Turning now to several broader leading indicators of economic growth, the growth rate of Economic Cycle Research Institute’s (ECRI) weekly leading index continues to decline following its April peak. As noted by ERCI, this composite index generally leads cyclical turning points in the economy by 2-3 quarters.
The Citibank Economic Surprise Index remains firmly in negative territory. This index measures the level of economic data coming out better or worse than expected, and thus, when in negative territory is indicative of more economic data releases disappointing to the downside rather than surprising to the upside.
And finally, SentimenTrader’s Macro Index Model recently triggered a sell signal. This index combines 11 economic indicators to determine the current state of the US economy (with a focus on the housing market and labor market), of which the indicators are; new home sales, housing starts, building permits, initial claims, continued claims, heavy truck sales, the yield curve, the S&P 500 relative to its 10 month moving average, the ISM manufacturing PMI index, margin debt and year-over-year headline inflation.
Confirming the trends of the leading economic indicators I have detailed above are the coincident economic indicators. Whilst not necessarily useful in predicting changes in the business cycle, they are important data points that define and confirm the trends in economic growth.
We can see the growth in total non-farm employment confirming the cyclical growth peak in April.
The same can be said for personal consumption of both goods and services.
Whilst we would expect to see the growth rate of goods consumption slow as the lockdown induced spike in the consumption of goods was always going to be unsustainable once the economy began to reopen, a deceleration in goods consumption coupled with the decelerating growth in services consumption seemingly confirms the message of a slowdown in the business cycle.
Financial Market Performance
Turning now to financial markets, as I have noted previously, some of the most cyclically sensitive sectors of the stock market have very much confirmed the growth cycle story outlined above. The relative performance of the retail, transports, metals & mining, materials and industrials sectors compared to the S&P 500 all peaked during the first half of 2021 and have underperformed since.
As growth accelerates, you would expect to see these cyclical sectors outperform, and conversely, when growth decelerates you would expect to see them underperform, as has been the case over the preceding few months.
In addition to the stock market sectors confirming the downward trend in growth, we can see other market performance data sending a similar message. Stocks relative to bonds, commodities relative to stocks, copper relative to gold and lumber relative to gold have all largely underperformed since the first half of the year. Should growth continue in its current downward trend over the coming months as the leading data suggest it might, we ought to expect these relative market performance trends continue.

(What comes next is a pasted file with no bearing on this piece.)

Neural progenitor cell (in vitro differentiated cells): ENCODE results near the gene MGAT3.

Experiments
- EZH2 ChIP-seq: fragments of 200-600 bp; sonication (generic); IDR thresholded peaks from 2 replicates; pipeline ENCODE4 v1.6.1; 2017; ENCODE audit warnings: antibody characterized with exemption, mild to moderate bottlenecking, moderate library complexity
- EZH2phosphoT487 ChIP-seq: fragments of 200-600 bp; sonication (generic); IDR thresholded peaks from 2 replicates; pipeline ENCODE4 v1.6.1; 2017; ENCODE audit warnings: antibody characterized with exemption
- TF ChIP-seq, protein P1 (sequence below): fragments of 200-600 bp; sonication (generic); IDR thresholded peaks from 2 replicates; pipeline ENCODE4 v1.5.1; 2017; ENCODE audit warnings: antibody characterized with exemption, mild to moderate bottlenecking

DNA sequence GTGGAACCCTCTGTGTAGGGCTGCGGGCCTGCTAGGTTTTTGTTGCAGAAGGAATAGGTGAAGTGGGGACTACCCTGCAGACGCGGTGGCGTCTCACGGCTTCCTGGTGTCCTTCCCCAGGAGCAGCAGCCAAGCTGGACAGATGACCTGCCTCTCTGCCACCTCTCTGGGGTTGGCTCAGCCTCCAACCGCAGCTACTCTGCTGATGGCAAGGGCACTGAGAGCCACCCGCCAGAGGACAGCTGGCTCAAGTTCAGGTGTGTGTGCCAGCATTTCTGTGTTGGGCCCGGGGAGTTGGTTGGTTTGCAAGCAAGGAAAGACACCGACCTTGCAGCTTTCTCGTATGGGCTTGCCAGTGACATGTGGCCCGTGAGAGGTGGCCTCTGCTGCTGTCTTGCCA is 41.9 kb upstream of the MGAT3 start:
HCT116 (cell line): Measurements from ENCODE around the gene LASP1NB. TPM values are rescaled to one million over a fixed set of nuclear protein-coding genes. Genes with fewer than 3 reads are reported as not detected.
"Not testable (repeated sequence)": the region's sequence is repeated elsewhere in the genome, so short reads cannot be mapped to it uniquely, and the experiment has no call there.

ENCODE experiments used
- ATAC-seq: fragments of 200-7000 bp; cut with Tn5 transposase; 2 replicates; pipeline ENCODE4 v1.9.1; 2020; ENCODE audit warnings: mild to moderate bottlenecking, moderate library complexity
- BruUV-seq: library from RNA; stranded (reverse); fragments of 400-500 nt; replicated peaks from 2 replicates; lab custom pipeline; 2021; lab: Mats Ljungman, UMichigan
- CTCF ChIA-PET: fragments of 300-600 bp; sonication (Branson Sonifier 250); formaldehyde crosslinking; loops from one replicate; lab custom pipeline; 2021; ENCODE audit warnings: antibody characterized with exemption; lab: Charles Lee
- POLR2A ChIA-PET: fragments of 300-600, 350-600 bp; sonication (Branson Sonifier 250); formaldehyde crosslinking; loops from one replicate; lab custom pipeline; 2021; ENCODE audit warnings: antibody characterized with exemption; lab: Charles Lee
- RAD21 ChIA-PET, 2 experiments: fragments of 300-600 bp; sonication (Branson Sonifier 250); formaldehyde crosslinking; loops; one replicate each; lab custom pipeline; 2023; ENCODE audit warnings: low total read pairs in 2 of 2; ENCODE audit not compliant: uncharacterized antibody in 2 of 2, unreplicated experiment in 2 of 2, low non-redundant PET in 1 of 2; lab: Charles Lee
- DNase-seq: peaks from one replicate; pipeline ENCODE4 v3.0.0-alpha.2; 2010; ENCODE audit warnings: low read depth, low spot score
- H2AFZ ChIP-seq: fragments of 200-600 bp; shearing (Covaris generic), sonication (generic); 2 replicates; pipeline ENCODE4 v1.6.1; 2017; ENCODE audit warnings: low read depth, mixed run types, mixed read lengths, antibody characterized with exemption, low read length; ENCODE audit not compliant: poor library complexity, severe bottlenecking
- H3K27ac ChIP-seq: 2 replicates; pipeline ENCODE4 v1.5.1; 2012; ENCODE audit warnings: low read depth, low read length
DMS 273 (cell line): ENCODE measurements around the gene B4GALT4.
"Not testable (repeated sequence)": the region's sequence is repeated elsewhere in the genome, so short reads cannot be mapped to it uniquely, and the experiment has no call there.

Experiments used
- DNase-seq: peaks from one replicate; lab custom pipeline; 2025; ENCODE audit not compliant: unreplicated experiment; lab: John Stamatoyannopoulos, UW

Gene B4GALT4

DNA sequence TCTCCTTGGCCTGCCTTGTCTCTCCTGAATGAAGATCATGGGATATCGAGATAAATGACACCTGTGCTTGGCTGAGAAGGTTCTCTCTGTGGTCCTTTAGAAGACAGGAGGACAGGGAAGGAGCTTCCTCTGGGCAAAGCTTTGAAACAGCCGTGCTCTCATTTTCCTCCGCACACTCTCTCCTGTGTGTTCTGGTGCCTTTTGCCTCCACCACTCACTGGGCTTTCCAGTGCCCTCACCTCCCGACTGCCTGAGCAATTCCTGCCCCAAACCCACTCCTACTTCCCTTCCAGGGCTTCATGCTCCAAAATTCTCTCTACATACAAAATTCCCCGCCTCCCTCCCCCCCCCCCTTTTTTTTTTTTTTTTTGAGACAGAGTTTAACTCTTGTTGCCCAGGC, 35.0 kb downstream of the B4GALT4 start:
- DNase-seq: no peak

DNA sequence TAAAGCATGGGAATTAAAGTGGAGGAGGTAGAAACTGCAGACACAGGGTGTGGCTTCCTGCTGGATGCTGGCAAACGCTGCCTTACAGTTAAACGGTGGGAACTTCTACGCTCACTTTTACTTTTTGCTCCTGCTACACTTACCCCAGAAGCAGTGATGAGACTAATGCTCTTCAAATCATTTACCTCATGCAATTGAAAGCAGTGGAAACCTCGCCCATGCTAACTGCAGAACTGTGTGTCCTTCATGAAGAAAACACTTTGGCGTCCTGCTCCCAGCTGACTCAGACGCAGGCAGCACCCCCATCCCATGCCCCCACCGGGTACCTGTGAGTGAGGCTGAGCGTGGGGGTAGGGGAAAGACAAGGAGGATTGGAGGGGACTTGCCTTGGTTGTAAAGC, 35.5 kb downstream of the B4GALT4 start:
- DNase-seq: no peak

Taking a closer look at the performance of stocks relative to bonds, we can see that aside from the Nasdaq and the mega-cap growth names, stocks have largely underperformed relative to bonds in recent months. Again, this is indicative of a slowing growth environment.
And finally, the various iterations of the yield curve continue to remain well below their peaks in March earlier this year. The bond market continues to price in a slowdown of the economy as well as a deceleration in inflation.
Portfolio Positioning & Asset Allocation
It is important to remember from an asset allocation and portfolio positioning point of view that it is the direction of the rate of change in growth that matters. As growth and credit creation accelerates, it is important to position your portfolio towards the business-cycle sensitive equity sectors and asset classes expected to benefit in such conditions. Similarly, as growth and credit creation decelerate, it is those business cycle sensitive equity sectors and asset classes who are likely to underperform.
As of right now, the leading economic data suggests we are now firmly in a period of decelerating growth, coupled with the likely cyclical peak in inflation. Although inflation pay persist at higher levels on a nominal basis for some time yet, from a rate of change perspective, we are likely to see a deceleration in CPI going forward.
As such, investors will do well to position their portfolios towards assets most likely to benefit from a deceleration in credit and growth, and underweight assets that are unlikely to benefit in such a scenario. Risk management is ever so important during such times.
With the probabilities indicating the slowdown in economic growth is likely to persist for the coming months, investors should do well to adjust their portfolio allocations accordingly in order to ensure their portfolio’s downside risk is limited, whilst also being prepared for what opportunities a potential continued slowdown in growth may provide.